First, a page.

Depending on the disease it might be a good choice to let your child get the it rather than vaccinate….again, this is not the best course in all situations, but it is for some, So here is an article discussing some of the factors you will want to look into as you make these important decisions. CHICKENPOX YEAH OR NEAH?
Chickenpox (varicella) is caused by a virus called Varicella-zoster. It starts with a fever and is followed by a rash of red spots that may be itchy. There may be hundreds of these spots, which eventually turn into blisters filled with fluid. After four or five days, the blisters dry out and become crusted. From start to finish, chickenpox may last seven to ten days.
Most children who get chickenpox recover completely. However, severe cases of chickenpox can pose serious health risks, in a very small percentages of cases. The CDC estimates that the 4 million annual cases result in 11,000 hospitalizations and 100 deaths every year. The risk of death from chickenpox complications in healthy children is quiteminimal.
Critics of vaccines say that catching the wild version can mean the difference between temporary and lifelong immunity. According to Merck’s literature, “the duration of protection of Varivax is unknown at present.”
When deciding upon any immunization, it is wise to consider both the risks versus benefits of the vaccine. Children who do not get the vaccine are likely to develop chickenpox. Please talk to your pediatrician about your concern and preferences.
Varivax, the varicella vaccine manufactured by Merck, was approved by the FDA in 1995. The latest Centers for Disease Control (CDC) reports estimate that 75 percent of the nation’s children have been vaccinated with it. They credit the vaccine with a significant statistical drop in the number of chickenpox cases reported, and they have stacks of studies to back up their claim.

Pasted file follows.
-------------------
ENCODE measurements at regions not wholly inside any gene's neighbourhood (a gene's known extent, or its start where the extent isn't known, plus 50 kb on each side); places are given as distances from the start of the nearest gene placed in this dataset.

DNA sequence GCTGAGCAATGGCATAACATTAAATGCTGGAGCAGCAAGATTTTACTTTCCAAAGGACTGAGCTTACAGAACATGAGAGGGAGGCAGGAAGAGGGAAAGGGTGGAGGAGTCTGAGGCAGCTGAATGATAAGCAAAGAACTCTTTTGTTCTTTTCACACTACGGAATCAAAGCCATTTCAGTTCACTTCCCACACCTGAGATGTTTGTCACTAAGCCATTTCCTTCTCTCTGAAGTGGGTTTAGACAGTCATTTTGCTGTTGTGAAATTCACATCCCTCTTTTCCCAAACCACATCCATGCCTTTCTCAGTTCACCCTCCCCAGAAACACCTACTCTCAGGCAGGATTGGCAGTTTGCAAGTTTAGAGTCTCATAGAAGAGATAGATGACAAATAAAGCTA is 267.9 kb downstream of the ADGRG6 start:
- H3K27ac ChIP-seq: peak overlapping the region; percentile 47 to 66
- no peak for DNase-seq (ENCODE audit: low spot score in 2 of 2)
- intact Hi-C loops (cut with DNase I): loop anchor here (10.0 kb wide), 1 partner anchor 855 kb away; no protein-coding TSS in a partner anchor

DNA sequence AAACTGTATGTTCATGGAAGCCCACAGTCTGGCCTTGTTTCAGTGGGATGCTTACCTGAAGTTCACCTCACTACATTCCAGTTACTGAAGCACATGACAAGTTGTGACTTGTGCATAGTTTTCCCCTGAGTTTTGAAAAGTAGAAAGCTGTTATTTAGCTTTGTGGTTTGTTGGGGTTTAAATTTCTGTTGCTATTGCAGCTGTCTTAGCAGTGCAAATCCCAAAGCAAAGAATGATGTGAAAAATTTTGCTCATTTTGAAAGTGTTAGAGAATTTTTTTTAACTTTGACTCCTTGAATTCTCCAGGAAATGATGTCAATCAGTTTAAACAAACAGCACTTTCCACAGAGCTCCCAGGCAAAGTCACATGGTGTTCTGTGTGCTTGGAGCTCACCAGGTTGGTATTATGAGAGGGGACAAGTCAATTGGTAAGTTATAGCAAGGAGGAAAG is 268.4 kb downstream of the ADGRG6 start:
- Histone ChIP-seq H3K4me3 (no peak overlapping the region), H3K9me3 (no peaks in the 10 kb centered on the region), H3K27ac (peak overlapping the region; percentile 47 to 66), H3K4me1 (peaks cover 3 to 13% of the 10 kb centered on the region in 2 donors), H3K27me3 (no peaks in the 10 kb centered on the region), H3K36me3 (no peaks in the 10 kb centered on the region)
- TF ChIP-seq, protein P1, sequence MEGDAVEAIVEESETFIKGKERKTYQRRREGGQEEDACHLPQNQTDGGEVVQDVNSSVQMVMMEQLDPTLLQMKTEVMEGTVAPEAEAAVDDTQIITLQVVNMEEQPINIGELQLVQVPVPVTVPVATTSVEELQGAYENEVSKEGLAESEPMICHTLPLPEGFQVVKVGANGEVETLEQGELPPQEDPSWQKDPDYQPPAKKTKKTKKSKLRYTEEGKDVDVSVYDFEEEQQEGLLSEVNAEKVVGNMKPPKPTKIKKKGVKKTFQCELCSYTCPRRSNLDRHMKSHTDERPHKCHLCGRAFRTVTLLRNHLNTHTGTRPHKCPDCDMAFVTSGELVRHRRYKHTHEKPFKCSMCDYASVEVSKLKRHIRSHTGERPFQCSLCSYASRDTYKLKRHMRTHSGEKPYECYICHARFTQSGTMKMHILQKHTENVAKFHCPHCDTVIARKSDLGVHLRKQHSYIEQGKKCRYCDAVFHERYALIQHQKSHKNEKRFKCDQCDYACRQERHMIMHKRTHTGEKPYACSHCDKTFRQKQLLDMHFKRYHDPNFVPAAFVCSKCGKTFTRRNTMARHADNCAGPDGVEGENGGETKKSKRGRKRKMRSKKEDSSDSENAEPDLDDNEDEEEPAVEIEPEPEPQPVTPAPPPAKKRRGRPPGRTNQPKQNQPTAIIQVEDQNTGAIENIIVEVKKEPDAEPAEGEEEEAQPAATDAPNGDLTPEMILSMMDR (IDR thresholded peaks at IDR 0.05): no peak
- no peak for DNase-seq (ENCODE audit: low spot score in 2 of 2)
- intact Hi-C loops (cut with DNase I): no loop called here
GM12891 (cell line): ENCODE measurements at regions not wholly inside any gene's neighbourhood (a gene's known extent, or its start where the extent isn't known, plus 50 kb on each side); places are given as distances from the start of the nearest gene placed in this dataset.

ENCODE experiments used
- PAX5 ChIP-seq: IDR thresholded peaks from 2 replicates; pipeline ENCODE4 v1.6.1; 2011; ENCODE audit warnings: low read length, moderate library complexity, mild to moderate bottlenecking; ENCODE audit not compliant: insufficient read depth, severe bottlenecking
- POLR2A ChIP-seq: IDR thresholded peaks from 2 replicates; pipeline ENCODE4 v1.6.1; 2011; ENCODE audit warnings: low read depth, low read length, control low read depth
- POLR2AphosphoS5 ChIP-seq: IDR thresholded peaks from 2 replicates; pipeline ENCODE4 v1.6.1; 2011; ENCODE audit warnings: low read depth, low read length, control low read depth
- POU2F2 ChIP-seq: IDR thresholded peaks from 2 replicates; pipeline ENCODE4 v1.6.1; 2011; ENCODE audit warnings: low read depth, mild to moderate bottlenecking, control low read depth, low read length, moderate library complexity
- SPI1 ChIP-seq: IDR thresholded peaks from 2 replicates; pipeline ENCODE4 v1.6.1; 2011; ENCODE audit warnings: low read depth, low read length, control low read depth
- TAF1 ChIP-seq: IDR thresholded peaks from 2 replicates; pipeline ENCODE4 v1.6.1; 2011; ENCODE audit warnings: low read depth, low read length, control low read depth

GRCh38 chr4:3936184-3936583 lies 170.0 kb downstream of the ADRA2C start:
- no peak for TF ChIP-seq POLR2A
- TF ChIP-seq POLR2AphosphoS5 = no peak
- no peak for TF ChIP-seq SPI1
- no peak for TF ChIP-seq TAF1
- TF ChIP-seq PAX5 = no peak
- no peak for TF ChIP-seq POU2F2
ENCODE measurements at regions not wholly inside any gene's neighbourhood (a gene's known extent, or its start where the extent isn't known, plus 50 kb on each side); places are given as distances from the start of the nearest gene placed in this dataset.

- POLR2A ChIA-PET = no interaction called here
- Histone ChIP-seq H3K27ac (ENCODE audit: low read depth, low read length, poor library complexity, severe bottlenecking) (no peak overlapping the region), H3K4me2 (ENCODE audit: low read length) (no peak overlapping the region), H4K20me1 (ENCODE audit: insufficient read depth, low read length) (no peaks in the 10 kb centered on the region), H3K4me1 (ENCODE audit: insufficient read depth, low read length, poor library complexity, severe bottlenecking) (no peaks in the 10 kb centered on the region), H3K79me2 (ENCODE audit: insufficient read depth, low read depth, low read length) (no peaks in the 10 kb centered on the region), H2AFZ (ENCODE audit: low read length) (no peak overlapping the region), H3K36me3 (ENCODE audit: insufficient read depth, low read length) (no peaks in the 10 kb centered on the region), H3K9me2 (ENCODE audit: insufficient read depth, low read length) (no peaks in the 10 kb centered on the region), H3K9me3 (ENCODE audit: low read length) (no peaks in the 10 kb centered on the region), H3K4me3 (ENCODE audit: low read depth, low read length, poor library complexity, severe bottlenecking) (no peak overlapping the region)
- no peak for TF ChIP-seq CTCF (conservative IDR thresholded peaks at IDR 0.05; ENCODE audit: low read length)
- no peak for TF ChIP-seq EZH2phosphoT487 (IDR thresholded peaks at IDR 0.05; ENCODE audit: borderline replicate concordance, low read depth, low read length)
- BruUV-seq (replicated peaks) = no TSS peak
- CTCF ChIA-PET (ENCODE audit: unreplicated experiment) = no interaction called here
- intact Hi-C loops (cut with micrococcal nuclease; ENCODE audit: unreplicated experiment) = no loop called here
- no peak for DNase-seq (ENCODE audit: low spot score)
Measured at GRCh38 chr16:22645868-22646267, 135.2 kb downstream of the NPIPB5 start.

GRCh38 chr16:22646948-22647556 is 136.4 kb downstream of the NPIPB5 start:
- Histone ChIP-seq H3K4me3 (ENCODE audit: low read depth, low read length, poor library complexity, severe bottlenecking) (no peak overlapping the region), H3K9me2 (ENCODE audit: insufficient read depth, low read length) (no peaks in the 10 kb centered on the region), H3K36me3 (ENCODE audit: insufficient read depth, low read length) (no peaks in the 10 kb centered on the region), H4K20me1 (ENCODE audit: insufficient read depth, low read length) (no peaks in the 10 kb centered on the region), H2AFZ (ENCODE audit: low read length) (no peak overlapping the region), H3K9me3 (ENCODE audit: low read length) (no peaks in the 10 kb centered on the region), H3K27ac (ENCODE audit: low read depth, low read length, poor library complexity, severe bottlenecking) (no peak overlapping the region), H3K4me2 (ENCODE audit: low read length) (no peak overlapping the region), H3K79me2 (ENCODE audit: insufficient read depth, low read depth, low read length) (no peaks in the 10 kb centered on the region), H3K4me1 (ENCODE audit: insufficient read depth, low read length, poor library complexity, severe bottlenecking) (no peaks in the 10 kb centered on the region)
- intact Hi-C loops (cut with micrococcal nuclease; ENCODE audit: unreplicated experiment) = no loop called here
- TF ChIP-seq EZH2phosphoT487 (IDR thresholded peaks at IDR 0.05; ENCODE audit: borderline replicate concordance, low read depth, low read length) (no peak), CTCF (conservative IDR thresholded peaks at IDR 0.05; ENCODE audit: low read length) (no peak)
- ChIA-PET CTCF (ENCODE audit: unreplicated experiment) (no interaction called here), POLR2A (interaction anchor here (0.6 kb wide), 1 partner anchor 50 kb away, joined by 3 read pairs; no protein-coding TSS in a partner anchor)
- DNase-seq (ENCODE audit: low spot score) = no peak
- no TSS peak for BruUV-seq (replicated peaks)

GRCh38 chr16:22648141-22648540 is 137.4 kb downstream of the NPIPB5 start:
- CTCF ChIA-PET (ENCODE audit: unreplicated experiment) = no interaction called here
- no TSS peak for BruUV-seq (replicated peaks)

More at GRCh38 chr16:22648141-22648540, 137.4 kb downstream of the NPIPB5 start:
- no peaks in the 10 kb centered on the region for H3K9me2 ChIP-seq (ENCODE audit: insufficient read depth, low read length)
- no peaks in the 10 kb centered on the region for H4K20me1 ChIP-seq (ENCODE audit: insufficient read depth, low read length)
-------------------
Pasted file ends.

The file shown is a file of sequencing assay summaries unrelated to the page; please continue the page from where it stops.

While the CDC estimates the vaccine to be 86 percent effective in children, a 2001 CDC study showed that that effectiveness might actually be as low as 40 percent.
Nor, perhaps, is the vaccine as safe as advertised.
Dr. Arthur Lavin, a pediatrician at St. Luke’s Medical Center in Cleveland , writes in The Lancet that routine varicella vaccination in healthy children might pose a “grave danger of advancing the age of onset of chickenpox into adulthood.”
In the recent past, the primary benefit of getting chickenpox as a child was the likelihood of attaining lifetime immunity. While 10-20% of people who had had chickenpox would eventually develop shingles (a condition characterized by numbness, itching, or severe pain that lasts for 2-3 weeks), most would not get chickenpox again. This may now be changing in areas where the chickenpox vaccine is common. In the past, multiple re-exposures helped to keep people’s immunity high. Since the vaccine is now standard in the United States, the frequency of the natural disease should decline. Those who have had chickenpox as children will not be re-exposed as often, if at all. Their immunity may wane over time, making shingles and adult chickenpox even more common than they are now.
Dr Gordon on chickenpox, “Chickenpox is a relatively benign disease in childhood and a potentially dangerous disease in adult years. Doctors may have forgotten that this is not a new vaccine but a shot invented in the 1970s to protect children on chemotherapy or high dose steroids for asthma and other illnesses. These very high-risk kids could get severe complications from varicella (chickenpox) but normal kids get immunity from the illness which might actually have been better than that acquired from the shot. My take on this shot is to try to get your child natural chickenpox for 4 or 5 years and then get the shot later if you’re not successful.”
One of the consideration brought forward to justify this vaccination is the loss of money and time due to caring for a child with chickenpox. (Form Health Canada, “Chickenpox costs Canadians more than $122 million per year. This figure represents the cost of medical and hospital care, along with personal and productivity costs for parents and others who take time away from work to be caregivers.”) Dr Greene writes, “The other major benefit of the vaccine is an economic one. The vaccine reduces the costs related to the disease, including the costs of missed work, school, and child-care. This economic factor is a major force in the drive for universal immunization in the United States.”
So I ask, are we making the right decisions based on our children’s health or the loss of money and productivity?
Get the facts about all vaccines, and discuss with your care provider an inoculation schedule that works for you and your child. Not all children need the same vaccinations. Thank God we are unique individuals who need and want different things.
Will you take the red or the blue pill?